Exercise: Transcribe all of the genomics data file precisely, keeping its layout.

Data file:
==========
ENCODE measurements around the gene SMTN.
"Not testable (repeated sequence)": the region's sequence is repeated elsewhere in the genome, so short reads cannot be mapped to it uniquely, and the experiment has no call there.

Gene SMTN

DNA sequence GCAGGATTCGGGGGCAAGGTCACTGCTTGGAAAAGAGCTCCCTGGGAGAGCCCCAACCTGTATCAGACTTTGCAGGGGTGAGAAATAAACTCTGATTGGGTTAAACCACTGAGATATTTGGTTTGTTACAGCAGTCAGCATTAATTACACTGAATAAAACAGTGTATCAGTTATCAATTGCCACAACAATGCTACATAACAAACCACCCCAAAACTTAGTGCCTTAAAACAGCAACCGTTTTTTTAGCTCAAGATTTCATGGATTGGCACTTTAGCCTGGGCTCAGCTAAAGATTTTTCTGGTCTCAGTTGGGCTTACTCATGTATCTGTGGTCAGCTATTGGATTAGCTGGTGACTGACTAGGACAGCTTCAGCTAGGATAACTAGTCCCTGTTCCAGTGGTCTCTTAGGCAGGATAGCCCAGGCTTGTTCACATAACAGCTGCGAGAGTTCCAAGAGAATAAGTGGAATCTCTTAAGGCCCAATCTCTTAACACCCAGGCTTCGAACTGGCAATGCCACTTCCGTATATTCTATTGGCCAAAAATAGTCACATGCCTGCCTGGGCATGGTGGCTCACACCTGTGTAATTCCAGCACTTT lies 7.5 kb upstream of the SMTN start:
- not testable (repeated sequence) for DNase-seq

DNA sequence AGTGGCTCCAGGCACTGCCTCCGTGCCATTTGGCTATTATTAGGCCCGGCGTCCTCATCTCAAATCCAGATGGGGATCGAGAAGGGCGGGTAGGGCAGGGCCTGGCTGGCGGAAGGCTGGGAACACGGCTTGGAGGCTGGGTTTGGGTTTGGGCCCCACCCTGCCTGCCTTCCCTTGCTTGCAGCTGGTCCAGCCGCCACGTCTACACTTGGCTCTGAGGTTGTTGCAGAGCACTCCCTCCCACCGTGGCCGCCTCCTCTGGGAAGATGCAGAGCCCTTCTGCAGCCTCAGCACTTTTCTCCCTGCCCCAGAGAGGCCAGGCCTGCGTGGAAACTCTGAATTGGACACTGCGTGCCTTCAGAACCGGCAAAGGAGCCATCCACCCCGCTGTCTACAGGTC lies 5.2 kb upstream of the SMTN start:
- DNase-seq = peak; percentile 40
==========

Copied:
ENCODE measurements around the gene SMTN.
"Not testable (repeated sequence)": the region's sequence is repeated elsewhere in the genome, so short reads cannot be mapped to it uniquely, and the experiment has no call there.

Gene SMTN

DNA sequence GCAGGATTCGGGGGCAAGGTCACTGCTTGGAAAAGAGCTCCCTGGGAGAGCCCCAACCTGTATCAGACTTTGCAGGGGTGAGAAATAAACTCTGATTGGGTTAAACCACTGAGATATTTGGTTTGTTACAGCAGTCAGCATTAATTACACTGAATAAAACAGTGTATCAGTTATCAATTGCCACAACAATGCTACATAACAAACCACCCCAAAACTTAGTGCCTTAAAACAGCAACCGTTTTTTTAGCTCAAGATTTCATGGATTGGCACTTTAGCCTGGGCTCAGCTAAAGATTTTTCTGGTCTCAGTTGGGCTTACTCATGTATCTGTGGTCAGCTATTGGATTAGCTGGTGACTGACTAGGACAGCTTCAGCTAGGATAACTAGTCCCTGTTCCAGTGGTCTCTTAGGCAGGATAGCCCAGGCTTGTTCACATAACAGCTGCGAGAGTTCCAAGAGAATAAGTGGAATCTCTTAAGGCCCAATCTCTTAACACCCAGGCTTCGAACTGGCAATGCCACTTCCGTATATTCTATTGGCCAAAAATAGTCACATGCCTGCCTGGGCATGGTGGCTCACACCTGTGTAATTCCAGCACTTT lies 7.5 kb upstream of the SMTN start:
- not testable (repeated sequence) for DNase-seq

DNA sequence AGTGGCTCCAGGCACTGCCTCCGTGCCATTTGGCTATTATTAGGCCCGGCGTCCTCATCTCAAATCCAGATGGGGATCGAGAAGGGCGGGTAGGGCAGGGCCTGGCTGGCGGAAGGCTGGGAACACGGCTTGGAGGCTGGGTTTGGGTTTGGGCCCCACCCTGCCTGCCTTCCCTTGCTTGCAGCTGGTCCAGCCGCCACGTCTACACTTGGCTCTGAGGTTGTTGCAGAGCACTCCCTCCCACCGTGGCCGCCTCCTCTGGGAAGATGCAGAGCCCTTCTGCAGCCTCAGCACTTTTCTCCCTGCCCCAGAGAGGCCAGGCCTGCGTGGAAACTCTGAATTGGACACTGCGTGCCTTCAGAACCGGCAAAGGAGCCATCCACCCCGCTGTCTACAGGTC lies 5.2 kb upstream of the SMTN start:
- DNase-seq = peak; percentile 40